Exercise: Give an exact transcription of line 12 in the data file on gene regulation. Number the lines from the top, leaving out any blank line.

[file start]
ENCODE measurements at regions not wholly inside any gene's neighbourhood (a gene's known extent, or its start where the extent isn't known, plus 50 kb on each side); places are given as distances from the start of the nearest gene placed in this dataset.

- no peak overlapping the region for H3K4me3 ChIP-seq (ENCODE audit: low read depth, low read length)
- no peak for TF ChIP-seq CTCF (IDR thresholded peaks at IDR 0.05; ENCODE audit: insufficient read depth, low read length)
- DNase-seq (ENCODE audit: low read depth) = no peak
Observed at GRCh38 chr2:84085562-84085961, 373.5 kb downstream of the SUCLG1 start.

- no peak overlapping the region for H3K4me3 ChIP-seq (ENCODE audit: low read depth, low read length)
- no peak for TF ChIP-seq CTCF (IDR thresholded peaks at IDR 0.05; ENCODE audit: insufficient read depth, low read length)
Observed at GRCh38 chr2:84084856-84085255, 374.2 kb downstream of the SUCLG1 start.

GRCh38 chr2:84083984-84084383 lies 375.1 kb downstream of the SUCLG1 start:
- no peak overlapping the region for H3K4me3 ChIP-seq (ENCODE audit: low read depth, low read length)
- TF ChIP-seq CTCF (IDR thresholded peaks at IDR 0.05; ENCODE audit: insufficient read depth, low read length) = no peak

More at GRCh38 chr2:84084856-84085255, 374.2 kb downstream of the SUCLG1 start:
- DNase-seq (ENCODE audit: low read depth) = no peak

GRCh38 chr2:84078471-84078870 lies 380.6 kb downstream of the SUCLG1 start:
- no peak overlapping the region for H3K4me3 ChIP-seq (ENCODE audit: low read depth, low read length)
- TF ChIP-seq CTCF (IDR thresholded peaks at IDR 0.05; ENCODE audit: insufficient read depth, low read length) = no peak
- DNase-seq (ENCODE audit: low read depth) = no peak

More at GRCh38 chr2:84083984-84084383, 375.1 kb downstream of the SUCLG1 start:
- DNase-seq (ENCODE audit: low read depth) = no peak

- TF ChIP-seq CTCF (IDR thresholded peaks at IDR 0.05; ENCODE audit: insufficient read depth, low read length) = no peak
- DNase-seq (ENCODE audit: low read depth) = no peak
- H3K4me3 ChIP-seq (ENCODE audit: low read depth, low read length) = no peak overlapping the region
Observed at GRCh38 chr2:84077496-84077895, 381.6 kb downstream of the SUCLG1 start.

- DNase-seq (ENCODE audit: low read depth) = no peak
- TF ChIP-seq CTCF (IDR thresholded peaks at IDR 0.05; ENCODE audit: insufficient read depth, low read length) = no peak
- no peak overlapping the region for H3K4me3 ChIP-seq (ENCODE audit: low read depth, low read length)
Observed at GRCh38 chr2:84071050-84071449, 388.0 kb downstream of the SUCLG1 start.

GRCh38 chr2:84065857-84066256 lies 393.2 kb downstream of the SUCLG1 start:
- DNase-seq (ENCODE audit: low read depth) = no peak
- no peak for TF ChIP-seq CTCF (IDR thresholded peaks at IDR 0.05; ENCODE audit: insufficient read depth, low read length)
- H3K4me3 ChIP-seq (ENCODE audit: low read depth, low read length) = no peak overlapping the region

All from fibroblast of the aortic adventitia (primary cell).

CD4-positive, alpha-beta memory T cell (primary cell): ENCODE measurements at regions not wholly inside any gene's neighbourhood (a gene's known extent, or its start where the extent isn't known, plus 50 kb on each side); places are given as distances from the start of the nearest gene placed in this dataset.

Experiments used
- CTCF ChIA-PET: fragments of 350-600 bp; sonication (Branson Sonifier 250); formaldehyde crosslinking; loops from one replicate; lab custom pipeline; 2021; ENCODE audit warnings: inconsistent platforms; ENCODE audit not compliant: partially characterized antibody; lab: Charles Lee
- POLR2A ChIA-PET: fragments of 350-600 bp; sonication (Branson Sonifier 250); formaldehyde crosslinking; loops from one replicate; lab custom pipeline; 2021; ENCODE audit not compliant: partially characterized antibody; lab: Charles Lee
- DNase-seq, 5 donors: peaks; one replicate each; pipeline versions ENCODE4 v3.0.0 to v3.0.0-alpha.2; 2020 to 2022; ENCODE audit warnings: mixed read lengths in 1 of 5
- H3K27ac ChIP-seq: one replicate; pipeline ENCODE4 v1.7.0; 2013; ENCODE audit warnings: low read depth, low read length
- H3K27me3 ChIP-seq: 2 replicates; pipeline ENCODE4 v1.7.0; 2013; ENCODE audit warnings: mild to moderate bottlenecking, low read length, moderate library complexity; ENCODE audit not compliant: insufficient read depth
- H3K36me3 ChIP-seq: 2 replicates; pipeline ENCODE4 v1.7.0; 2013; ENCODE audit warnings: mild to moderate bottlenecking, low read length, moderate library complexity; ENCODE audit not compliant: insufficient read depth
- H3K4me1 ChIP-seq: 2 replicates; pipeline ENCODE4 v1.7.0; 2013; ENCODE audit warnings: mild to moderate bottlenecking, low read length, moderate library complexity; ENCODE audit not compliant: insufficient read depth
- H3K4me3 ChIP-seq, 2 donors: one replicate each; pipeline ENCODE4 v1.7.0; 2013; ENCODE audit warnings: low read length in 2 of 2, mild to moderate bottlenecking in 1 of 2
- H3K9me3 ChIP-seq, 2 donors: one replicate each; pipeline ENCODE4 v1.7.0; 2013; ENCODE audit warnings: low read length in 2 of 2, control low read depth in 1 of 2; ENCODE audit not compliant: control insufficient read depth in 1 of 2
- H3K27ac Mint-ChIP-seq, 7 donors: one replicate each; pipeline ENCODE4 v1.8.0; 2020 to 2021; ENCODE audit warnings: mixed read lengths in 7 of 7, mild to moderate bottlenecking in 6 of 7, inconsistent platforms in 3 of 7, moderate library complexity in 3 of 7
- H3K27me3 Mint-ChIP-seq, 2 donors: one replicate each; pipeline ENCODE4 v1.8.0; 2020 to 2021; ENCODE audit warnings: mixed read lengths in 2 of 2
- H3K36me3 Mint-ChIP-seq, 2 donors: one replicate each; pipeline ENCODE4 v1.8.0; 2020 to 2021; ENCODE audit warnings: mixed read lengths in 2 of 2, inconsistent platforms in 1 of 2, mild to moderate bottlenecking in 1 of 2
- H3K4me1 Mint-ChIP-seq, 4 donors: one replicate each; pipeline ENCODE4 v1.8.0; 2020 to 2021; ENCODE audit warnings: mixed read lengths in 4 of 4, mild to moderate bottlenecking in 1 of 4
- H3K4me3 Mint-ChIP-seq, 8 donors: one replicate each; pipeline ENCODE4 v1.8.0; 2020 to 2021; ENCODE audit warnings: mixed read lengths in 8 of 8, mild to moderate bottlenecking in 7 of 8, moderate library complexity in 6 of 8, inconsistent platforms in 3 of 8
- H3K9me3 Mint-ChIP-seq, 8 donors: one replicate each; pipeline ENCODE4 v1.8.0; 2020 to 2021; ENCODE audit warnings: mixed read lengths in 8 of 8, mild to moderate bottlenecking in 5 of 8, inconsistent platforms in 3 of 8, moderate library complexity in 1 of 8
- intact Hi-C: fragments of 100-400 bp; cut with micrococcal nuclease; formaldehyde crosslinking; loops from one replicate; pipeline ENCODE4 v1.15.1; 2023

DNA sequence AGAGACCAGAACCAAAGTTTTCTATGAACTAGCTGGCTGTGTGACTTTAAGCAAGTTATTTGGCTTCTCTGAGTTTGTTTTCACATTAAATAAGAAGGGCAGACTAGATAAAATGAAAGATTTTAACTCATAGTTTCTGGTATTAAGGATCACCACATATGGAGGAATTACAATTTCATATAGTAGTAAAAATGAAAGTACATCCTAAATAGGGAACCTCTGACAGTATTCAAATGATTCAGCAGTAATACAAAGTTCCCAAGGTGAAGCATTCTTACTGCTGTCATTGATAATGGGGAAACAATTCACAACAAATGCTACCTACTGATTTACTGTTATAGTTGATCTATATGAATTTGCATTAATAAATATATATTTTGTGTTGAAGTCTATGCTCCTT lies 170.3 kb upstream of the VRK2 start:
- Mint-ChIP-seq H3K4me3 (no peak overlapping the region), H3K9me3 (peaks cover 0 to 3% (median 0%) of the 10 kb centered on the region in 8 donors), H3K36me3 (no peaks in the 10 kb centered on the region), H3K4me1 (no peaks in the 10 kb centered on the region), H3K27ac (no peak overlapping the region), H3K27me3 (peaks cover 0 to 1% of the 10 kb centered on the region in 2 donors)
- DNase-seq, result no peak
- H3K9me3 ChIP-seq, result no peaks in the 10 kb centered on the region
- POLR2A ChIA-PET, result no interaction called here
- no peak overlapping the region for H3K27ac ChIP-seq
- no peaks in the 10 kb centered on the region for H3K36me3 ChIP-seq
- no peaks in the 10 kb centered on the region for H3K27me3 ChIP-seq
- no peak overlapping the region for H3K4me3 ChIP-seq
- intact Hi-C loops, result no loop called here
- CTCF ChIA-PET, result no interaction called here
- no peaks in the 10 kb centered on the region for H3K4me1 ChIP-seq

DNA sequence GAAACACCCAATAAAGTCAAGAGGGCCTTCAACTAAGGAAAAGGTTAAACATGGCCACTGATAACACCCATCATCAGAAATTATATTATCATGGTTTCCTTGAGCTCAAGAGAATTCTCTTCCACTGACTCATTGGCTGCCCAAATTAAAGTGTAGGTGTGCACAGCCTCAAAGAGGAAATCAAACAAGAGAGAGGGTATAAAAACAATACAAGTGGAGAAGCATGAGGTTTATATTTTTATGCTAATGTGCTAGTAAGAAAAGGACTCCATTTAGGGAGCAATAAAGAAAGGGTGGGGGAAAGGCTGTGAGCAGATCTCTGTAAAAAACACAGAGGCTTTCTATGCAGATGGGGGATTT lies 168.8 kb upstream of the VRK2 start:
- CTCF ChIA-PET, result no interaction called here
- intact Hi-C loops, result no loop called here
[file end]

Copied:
More at GRCh38 chr2:84084856-84085255, 374.2 kb downstream of the SUCLG1 start: